Microorganisms: Problems and Solutions


A microorganism, or microbe, is an organism so small that it can only be seen under a microscope. Those of most concern in your drinking water are the infectious variety, including bacteria, viruses, and protozoans.

While there are countless harmless – even beneficial - microorganisms that exist all around us, infectious microbes can cause illness or disease. For clean, healthy water, it's important to know which microorganisms to watch out for and how to treat your water to avoid them.


Microorganism treatment recommendations

Pathogenic Bacteria

While infrequent in municipal water supplies, pathogenic bacteria can be found in unchlorinated private water supplies and stored water.

Escherichia coli

Better known as E. coli, this bacteria is a type of fecal coliform bacteria found in the intestines of animals and humans. The presence of E. coli in water is a strong indication of recent sewage or animal waste contamination.

During rainfalls, snow melts, or other types of precipitation, E. coli may be washed into creeks, rivers, streams, lakes, or ground water. If used as a water source, E. coli may end up in the drinking water if the water is not treated or inadequately treated.

Although most strains of E.coli live harmlessly in the intestines of healthy humans and animals, there is a strain that produces a powerful toxin and can cause severe illness. Infection often causes severe bloody diarrhea and abdominal cramps. Children under the age of five, the elderly, and people whose health is immunocompromised (i.e., people who have long-term illnesses such as cancer or AIDS) are at greater risk of severe illness.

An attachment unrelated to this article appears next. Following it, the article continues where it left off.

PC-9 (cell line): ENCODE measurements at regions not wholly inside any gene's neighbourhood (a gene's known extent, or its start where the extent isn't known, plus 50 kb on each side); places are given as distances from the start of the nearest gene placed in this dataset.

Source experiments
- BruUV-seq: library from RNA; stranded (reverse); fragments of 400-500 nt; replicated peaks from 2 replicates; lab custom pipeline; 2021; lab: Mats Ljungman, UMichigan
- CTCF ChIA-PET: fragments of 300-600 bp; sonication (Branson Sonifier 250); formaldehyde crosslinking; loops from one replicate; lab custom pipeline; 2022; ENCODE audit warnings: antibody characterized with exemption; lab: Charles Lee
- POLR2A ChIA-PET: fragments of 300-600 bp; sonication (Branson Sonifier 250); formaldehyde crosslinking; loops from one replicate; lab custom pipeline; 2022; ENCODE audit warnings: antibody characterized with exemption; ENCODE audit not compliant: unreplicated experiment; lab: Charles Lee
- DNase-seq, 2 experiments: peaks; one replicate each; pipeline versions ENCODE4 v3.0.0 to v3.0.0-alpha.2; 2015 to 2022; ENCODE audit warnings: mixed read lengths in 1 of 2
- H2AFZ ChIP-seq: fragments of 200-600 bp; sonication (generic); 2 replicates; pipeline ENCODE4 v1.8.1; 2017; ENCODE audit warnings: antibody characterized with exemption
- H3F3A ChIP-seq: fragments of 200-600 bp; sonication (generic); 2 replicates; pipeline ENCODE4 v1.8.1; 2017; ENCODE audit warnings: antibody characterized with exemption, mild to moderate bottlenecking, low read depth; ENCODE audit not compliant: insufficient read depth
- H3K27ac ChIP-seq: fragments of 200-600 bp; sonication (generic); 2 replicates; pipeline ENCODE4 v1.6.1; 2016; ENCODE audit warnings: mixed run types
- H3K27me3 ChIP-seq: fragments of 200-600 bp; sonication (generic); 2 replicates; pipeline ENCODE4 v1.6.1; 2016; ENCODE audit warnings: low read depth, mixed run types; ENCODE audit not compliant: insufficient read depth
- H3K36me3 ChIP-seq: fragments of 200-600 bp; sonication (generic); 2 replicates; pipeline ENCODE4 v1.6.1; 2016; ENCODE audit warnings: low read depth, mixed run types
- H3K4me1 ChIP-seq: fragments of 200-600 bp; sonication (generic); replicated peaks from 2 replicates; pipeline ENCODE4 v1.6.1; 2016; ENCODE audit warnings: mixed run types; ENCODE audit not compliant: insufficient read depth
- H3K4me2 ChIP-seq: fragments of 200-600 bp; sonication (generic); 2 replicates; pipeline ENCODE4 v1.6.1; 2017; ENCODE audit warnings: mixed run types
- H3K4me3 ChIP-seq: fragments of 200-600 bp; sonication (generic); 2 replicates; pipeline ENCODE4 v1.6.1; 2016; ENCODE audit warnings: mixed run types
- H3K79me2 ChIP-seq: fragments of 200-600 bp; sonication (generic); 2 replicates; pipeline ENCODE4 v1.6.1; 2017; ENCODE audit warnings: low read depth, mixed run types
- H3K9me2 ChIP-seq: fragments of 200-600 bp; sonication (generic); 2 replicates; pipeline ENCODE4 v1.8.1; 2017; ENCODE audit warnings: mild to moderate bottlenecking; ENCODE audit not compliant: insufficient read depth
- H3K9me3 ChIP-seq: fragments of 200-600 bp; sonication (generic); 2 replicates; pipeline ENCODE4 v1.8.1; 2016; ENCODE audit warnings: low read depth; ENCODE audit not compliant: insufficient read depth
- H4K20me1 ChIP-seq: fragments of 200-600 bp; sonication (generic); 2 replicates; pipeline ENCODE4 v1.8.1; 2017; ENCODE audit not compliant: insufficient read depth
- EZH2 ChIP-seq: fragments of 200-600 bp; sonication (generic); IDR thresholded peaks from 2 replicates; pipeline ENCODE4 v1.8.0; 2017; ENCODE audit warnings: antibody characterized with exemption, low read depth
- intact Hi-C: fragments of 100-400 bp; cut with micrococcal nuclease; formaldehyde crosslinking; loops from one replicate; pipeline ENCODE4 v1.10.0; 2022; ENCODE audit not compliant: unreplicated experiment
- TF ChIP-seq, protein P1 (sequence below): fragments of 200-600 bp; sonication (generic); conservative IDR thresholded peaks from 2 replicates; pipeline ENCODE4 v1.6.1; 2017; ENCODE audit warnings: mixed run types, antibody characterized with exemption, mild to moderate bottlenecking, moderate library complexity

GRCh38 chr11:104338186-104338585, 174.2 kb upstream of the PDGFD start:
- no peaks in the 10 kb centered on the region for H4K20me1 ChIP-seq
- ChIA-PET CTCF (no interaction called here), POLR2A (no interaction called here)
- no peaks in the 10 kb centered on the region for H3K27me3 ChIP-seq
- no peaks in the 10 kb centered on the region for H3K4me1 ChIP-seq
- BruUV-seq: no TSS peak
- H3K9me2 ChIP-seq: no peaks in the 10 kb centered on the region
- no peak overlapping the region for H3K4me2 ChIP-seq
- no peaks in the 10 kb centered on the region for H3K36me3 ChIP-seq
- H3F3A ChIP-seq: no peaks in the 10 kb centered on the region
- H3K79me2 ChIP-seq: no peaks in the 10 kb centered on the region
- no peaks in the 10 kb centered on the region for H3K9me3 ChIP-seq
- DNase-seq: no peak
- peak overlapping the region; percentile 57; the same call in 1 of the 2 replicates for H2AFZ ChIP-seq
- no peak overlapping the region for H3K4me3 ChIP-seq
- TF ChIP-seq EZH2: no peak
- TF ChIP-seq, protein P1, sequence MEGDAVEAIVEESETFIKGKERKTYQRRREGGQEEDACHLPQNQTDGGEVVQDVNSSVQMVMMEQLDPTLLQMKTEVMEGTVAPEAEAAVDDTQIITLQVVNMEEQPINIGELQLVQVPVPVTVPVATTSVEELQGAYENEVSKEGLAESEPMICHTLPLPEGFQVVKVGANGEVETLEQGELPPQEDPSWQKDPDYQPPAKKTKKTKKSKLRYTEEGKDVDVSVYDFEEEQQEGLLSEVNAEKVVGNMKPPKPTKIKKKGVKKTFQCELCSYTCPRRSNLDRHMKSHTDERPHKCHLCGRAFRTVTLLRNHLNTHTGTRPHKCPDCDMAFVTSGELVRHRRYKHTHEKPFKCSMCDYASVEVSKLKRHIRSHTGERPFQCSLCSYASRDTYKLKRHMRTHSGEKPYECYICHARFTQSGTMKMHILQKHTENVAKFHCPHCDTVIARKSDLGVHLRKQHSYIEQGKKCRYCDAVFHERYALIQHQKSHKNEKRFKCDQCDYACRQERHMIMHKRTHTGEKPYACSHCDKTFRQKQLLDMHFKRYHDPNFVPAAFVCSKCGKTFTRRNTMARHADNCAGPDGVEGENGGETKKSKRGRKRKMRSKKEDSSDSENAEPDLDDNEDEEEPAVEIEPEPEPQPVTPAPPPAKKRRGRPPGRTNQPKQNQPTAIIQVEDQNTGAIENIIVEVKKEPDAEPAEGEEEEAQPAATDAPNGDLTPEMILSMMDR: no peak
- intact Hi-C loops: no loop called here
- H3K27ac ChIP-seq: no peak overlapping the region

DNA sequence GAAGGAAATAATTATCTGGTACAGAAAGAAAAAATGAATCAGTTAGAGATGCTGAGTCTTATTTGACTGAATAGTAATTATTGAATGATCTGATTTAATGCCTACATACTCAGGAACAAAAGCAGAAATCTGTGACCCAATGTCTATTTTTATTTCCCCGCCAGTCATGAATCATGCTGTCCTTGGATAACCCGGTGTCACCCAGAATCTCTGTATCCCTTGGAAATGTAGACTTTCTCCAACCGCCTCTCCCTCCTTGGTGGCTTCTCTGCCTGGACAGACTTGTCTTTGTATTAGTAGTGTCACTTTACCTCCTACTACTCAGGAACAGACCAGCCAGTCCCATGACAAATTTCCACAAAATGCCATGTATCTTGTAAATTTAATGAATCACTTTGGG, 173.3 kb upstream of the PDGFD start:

Salmonella Enterica

Salmonella is most commonly spread by the improper handling of raw foods, such as chicken, has also been associated with outbreaks from contaminated drinking water.

In 2008, Colorado tap water was responsible for 79 cases of salmonella poisoning, which caused fevers and vomiting. Another study looked at the water supply of Togo, Africa, and found 26 cases of salmonella contamination, suggesting that developing countries are at a greater risk for bacterial infections from drinking water.


Protozoans: Waterborne Cysts

One of the most common types of microorgamisms are waterborne cysts.

Cryptosporidium and Giardia

These microorganisms are Protozoa with complex life cycles. They exist in a cyst form, very much like a microscopic egg.

When even a few cysts are consumed, they enter the small intestine, where they excyst, or ""hatch,"" and can multiply into millions of protozoa. Giardiasis and Cryptosporidiosis are flu-like illnesses with symptoms involving persistent diarrhea, nausea, abdominal cramps, weight loss and sometimes dehydration.

Cysts enter the water through treated and untreated sewage discharges. Livestock are notorious carriers of Cryptosporidium, while beavers have been identified as a carrier of Giardia.

Once in the water, both protozoan cysts remain capable of infecting a host for many months, especially in colder water where they are more resistant to natural die-off.

Similar to spores, cysts tend to be more resistant to destruction by disinfection.

Note: Because of their resistance to disinfection, Giardia and Cryptosporidium are now the most commonly identified causes of waterborne illness in the United States.